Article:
Bobby Jindal for Veep

Interesting (albeit biased) list of “cons” for Piyush “Bobby” Jindal: GOP Veep List: Pros and Cons::By Michael Medved
CON: He’s too young, too inexperienced – how can Republicans criticize Obama as unprepared, when Jindal is ten years younger? Actually, this argument ends up turning in Jindal’s favor, since he possesses vastly MORE experience than Obama, particularly in executive positions. In addition to his early triumphs as governor, he’s also won spectacular success in a long series leadership roles – as executive director of the National Bipartisan Commission on the Future of Medicare, Secretary of the Louisiana Department of Health and Hospitals, President of the Louisiana State University System (at the ludicrously young age of 26!), Assistant Secretary of Health and Human Services (unanimously confirmed – and praised – in a bipartisan vote of the US Senate), and two terms in the House of Representatives (including service on the House Committee on Homeland Security and re-election with 88% of the vote). Nothing in the Obama resume comes close to any of this. It’s true that I started promoting Jindal for Veep on my radio show nearly a year ago (before he even won election as governor) and, frankly, I don’t see serious negatives to his candidacy.

The article goes onto discuss John Thune, who I saw being groomed three years ago as a running mate for John McCain.

But there’s no imaginable way that someone elected to the Senate in 2004 is ready for national office, right?

12 thoughts on “Bobby Jindal for Veep”

  1. We need Jindal in LA. Closing the gap there is more important than a VP slot when he could run for president in 2012 or 2016.

    I do like the idea of the CT governor Jodi Rell getting a good look. He could also consider Joe Lieberman as well, not to mention Rick Santorum (more reasonable than Huckabee one could argue) or Mark Sanford.

    I find the criticism of Crist sad, as besides his terrible state hurricane fund idea, he seems to be doing a fine job as governor of Florida in what is a very difficult time for that state.

    Jeb Bush is always the great “What If?” of Bush family politics. Its a shame he won’t get the chance to further serve his country in politics, unless he were willing take a bit of a demotion to run against Bill Nelson in FL in the future (which would be a great GOP pick up).

    Now if its Romney, I would watch the VP debate with Webb and tape it for years to come. The crash and burn would be classic.

  2. “But there’s no imaginable way that someone elected to the Senate in 2004 is ready for national office, right?”

    At least Barack, unlike a certain Piyush what’s-his-face, can promote himself without having to adopt an Angle sounding nickname for the sole purpose of not scaring his base away.

  3. Jeffrey’s comment combines ignorance and bigotry in a really refreshing way.

    Jeffrey, could you say more about the unsuitability of those with “English names” for positions of responsibility?

  4. “Jeffrey, could you say more about the unsuitability of those with “English names” for positions of responsibility?”

    Did I say that? I was just saying that there is a reason as to why Piyush Jindal isn’t using the first name given by his parents, and chances are that it is because it isn’t marketable to his voting base, as unfortunate as it may be.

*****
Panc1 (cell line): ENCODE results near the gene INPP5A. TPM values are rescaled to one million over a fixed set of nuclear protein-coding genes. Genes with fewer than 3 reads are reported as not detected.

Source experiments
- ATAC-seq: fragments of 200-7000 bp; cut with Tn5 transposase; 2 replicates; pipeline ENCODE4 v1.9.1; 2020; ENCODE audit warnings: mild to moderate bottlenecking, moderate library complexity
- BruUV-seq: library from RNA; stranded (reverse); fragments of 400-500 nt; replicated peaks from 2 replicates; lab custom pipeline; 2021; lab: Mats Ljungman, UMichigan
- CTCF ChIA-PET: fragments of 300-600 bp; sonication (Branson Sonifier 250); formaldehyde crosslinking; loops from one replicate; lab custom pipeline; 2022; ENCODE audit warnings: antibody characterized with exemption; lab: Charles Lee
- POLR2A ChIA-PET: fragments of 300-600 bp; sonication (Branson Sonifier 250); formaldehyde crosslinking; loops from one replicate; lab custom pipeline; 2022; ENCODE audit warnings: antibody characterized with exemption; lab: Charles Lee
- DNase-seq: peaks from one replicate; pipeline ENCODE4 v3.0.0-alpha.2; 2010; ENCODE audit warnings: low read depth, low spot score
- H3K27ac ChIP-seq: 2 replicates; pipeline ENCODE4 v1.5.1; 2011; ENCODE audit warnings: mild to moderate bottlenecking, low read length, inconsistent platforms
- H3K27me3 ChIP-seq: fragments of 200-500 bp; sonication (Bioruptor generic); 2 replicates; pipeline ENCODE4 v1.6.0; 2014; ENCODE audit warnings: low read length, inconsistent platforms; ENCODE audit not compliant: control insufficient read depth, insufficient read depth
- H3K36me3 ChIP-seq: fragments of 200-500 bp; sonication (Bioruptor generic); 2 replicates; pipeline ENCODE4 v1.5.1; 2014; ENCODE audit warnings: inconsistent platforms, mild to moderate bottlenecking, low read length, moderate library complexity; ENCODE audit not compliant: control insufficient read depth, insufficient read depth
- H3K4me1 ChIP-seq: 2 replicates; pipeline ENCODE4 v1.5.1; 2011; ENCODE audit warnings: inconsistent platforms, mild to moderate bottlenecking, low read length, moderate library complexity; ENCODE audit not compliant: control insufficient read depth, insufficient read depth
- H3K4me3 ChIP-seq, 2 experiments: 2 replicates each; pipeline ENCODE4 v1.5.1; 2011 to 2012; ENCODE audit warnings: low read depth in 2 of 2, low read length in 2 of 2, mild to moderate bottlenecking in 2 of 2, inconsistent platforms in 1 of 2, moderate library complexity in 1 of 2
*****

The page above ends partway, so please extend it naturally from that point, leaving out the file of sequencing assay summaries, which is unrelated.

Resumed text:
I do hope you know that Bobby/Robert isn’t his real name.

    What is refreshing about my ignorance and bigotry BTW? I mean, I was ignorant to the fact that he got the nickname to the Brady Bunch until just now, but I doubt there isn’t a reason as to why he doesn’t campaign with his real name.

  5. Jeffrey,

    Agreed on the ignorance.

    I wonder what your hostilit towards English names is.

    I do enjoy these first signs of xenophobia from the left, as exemplified by your comment. It would be interesting if liberals’ hostility toward English names (I assume foreigners should know their place) helps alienate these groups from liberals in the same way that Islamophobia has alienated Muslims from the Republicans.

  6. “I wonder what your hostilit towards English names is.”

    Well, I don’t think it is a hostility towards English names as it is disappointment towards not using one’s parent given name, or at least legal name, when campaigning. I just have a big suspicion that Jindal, or jaded strategist in his campaign, feel his real name is too foreign sounding for the electorate of Louisiana.

    If I were him, I would take the same pride in Piyush as I do my English sounding name Jeffrey. I don’t see what is reverse xenophobic about that as you suggest.

  7. Your logic appears to be

    a) Many immigrants and their families have a weird folkway when it comes to names
    b) This folkway disappoints and confuses me
    c) Therefore, suspicion should be raised for those immigrants and their families when it comes to their seeking high office

  8. In that case, I will consider both the chance that their is a folkway at work and that he is being strategical. I guess you have convinced me to withhold judgment on the matter as to the reasoning behind it, but bigotry? I am still not convinced.

  9. That he chose it at 5 doesn’t imply something?

    Heavens, the world laughed at the Hillary campaign when they suggested that Obama was running for President since kindergarten!

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